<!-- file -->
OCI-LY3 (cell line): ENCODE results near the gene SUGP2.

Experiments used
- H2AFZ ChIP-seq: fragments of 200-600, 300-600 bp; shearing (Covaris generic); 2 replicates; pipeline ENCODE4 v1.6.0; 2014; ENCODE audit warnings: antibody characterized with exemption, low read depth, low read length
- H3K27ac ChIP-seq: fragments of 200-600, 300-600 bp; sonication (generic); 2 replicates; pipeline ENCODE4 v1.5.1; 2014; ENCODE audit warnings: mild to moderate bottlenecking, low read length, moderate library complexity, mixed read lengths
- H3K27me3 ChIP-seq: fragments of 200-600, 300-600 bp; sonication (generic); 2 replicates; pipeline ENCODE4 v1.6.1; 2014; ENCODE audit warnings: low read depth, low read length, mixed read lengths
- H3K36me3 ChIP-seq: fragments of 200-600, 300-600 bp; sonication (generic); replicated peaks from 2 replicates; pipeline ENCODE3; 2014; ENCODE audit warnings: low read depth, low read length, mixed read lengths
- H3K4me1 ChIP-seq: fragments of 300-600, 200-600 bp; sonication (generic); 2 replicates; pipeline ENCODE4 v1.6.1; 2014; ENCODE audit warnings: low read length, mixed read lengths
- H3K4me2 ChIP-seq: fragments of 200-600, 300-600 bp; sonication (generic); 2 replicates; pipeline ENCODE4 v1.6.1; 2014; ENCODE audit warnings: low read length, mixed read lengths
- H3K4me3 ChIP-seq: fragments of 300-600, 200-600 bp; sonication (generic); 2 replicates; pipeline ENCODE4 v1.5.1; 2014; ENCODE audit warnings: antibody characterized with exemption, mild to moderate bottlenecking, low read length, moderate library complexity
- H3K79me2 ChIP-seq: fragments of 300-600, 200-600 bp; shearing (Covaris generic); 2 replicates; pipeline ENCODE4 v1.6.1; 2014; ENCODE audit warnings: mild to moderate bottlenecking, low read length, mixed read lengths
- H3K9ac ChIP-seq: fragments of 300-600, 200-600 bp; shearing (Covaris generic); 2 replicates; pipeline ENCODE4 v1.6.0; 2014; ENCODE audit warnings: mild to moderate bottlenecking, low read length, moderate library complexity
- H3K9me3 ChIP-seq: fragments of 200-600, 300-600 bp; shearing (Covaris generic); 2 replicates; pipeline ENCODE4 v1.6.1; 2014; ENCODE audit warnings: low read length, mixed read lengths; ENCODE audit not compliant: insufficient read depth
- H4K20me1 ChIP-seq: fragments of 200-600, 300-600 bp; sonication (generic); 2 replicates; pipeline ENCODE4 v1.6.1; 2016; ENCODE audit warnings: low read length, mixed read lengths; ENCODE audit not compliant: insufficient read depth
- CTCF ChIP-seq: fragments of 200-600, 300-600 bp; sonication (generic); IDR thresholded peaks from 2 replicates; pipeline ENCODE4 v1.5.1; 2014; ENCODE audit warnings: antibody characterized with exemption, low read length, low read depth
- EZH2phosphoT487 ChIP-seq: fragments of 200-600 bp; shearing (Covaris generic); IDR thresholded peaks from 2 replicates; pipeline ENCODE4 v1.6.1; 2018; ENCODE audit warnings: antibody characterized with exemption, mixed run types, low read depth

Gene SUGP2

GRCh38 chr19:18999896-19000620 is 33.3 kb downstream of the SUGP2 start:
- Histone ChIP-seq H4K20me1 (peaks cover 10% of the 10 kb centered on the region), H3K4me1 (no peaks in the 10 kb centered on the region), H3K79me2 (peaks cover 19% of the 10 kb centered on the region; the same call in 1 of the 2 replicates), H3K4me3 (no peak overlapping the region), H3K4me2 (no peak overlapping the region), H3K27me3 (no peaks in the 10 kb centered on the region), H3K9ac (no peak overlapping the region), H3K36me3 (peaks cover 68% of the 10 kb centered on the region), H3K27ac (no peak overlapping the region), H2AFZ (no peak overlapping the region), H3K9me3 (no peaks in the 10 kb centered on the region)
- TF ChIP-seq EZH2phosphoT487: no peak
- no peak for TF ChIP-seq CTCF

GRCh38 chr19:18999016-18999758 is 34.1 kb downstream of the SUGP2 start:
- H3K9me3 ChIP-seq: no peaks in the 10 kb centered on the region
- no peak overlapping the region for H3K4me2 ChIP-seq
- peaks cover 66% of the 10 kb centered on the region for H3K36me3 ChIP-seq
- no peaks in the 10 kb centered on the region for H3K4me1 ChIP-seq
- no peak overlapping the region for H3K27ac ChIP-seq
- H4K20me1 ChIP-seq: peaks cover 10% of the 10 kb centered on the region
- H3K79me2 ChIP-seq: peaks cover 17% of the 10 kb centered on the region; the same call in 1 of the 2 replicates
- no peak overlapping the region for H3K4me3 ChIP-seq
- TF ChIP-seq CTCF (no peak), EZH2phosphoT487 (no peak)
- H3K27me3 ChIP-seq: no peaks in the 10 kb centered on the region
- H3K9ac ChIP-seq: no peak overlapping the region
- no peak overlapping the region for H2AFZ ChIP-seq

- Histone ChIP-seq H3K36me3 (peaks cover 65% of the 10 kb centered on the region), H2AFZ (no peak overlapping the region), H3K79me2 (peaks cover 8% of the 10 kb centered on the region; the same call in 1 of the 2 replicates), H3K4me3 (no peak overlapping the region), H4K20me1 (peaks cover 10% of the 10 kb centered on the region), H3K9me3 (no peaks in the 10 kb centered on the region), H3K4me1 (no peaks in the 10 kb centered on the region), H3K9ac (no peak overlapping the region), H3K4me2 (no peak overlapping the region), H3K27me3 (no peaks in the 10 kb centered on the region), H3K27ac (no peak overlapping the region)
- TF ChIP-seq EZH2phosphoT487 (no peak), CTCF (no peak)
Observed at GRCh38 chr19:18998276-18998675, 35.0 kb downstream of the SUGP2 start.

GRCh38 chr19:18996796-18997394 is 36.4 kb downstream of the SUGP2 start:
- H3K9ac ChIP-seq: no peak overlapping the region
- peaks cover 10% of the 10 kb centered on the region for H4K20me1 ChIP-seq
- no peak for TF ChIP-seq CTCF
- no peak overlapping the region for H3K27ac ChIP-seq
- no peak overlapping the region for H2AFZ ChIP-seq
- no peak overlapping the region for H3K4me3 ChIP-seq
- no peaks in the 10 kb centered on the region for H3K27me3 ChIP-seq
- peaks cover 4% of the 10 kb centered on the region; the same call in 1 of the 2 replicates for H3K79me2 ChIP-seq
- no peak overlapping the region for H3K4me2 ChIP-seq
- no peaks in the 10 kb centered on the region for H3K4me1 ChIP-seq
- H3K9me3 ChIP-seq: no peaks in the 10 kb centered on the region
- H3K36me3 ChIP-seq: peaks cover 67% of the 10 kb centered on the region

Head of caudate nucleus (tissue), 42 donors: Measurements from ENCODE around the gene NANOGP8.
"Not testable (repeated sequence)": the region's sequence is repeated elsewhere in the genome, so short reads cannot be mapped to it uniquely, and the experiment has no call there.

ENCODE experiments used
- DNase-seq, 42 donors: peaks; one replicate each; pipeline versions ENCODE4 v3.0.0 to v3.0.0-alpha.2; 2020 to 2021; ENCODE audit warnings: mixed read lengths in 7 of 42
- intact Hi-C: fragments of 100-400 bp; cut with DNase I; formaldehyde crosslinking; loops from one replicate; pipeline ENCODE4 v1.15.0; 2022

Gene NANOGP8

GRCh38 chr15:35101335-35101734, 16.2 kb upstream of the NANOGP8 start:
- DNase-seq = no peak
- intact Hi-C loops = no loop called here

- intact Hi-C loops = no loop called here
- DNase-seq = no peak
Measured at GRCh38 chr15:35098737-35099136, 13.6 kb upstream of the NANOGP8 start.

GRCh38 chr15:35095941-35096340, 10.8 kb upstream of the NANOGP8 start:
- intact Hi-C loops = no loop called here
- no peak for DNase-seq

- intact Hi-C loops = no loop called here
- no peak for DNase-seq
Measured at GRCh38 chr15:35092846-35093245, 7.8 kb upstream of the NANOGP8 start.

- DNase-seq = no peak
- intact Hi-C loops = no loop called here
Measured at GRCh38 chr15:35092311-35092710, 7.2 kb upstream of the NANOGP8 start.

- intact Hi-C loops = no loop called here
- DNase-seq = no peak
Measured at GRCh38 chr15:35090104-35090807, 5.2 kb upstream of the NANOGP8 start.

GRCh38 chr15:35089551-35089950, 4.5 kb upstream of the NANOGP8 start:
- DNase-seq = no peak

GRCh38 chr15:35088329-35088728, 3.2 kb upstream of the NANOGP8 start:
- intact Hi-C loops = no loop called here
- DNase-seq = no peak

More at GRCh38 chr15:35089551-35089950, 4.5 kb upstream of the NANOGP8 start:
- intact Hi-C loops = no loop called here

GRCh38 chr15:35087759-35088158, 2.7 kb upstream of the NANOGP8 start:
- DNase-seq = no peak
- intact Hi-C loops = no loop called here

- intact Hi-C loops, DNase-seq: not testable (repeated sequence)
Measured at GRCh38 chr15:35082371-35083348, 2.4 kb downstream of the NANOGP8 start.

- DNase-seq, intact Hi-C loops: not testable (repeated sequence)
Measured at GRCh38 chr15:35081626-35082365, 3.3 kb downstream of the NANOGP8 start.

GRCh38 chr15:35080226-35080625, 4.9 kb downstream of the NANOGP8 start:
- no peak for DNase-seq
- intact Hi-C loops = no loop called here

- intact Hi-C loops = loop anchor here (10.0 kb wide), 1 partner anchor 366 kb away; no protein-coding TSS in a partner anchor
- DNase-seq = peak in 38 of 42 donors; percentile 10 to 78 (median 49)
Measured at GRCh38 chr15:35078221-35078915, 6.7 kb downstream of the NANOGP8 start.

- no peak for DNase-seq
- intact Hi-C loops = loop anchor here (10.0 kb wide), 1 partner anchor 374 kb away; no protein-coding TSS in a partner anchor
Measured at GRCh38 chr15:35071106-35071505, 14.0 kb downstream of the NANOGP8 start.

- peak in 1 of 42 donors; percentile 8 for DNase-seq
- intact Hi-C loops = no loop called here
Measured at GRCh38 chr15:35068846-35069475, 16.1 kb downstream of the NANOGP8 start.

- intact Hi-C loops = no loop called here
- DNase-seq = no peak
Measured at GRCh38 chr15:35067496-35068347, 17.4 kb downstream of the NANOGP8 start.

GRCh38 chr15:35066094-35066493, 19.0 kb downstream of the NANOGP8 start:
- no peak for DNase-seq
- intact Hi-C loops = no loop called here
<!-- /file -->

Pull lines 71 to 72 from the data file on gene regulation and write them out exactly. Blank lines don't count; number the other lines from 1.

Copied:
- intact Hi-C loops = no loop called here
- DNase-seq = no peak